DRAWN & QUARTERED
‘Sgt. Rock’ heads back to war zone
I knew Joe Kubert had been around forever, but I didn't know he was that old. Nearly 80, he's been in the comics business for more than 60 years. Kubert is more than a master artist -- more on that later -- and he's also noted for two things in the industry: forming the first professional school of comic artists and being the jack-of-all-trades behind the most successful war comic of all time, "Sgt. Rock of Easy Company."
And so, when a brand-new "Sgt. Rock" hits comic book stores that is both illustrated and written by Kubert, it's both wonderful and comfortable at the same time.
Beginning in the DC title "Our Army at War" in the late 1959, and scripted by Bob Kanigher, Sgt. Frank Rock took a decidely low-key, grim and realistic approach to the appalling stress of combat. This was in the day when the Charleton company dominated war comics, and other wildly imaginative DC titles featured haunted tanks and GIs battling dinosaurs. Easy Co. had a collection of characters who went by nicknames -- Wild Man, Ice Cream Soldier, Bulldozer, Little Sure Shot -- except that these names were earned in combat, not appelated by whim.
"Our Army at War" had a tremendous influence on the telling of war stories from the GI's point of view, from the "Combat!" TV show to "Saving Private Ryan." At one point, Bruce Willis was supposedly cast as Rock in a film that never happened, which is too bad, because that's good casting.
The title ran for an astounding 422 issues, not petering out until 1988. In the DC Universe, Frank Rock, now a general in his 80s, runs the Pentagon.
Marvel's competition for Rock was "Nick Fury and His Howling Commandos," who went everywhere in the European theater in WWII, blowing trumpets and yelping "YAAAaaa AAAAggggGGGHHHhHHHHhhh!!!" Fury was formed by the wink-wink fatalism of the '60s, when killing was done with style and attitude. Rock, on the other hand, would have ducked behind some rubble and waited for Fury to get his keester blown off.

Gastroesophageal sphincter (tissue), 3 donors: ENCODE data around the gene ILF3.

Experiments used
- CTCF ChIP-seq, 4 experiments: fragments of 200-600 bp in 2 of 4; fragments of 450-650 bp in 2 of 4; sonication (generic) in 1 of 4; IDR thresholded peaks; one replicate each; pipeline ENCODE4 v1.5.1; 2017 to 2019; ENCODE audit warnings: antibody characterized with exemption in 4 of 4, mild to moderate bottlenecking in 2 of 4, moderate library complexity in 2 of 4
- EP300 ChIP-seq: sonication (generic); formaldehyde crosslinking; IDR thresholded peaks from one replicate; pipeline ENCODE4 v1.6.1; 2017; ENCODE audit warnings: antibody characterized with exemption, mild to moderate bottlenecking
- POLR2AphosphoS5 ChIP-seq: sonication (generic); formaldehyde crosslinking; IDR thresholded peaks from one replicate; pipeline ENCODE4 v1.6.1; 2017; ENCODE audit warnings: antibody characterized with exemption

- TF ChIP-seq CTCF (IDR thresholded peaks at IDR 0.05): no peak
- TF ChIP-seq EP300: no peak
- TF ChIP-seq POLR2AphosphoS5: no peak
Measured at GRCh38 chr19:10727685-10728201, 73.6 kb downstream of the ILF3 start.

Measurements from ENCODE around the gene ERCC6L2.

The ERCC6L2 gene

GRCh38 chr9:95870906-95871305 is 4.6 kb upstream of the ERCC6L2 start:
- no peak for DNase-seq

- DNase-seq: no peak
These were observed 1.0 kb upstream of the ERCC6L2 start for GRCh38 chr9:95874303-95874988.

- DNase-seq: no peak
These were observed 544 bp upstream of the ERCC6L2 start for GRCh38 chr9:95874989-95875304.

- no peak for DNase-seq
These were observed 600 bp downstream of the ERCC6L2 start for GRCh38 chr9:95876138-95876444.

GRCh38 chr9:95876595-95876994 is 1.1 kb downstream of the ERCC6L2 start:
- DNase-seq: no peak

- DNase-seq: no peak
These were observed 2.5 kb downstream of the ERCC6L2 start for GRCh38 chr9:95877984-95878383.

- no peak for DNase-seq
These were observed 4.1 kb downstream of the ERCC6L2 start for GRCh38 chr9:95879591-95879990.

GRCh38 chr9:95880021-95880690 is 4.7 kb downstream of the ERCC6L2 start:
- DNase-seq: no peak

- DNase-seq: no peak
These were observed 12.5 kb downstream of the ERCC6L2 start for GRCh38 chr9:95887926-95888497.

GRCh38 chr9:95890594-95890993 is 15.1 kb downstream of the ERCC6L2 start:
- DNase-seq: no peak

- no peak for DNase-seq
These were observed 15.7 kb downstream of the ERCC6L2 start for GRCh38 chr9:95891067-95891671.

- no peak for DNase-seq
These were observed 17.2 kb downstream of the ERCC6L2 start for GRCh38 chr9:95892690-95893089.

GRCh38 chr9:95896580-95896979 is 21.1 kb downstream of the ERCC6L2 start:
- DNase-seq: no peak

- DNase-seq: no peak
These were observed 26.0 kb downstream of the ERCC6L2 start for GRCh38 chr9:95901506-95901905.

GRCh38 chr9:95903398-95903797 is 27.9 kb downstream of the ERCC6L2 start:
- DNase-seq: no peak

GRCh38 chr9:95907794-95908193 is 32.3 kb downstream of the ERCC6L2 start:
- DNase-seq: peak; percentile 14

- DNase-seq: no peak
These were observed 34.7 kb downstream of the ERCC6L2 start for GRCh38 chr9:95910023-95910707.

Sgt. Rock and Hans Von Hammer ("Enemy Ace," also written by Kanigher) were among the most realistic characters ever developed at DC's house, both hard-eyed veterans of killing and destruction who also abhorred what they were doing. Not exactly anti-war, the stories were realistic about the cost of freedom. The comic book industry at the time was dominated by military veterans, many Jewish, for whom the war was a recent memory.
The new book, "Sgt. Rock: The Prophecy," opens with the squad parachuting into Lithuania to help partisans prise a "valuable package" away from the Nazis. Right away, there are no enemy lines, no clear sense of direction, no apparent sunny days, just a grim, smoky, long night of catastrophe. The story is spare, often told with images, and doesn't feel like any place we've been before, proving there's still life in the ol' Sarge.
As for the artwork, wow. Nobody does a spare, crisp line like Kubert, and the sagging brush strokes have an emotional authenticity. Even simple outlines of soldiers in the distance seem to have weight and weariness. Kubert also isn't afraid to stick to the classic three-tier comic page -- he zooms in and out like a camera, and yet his technique never calls attention to itself. Whatever it is, it's the right tool for the job. Like calling in Sgt. Rock when you need a real Mission Accomplished.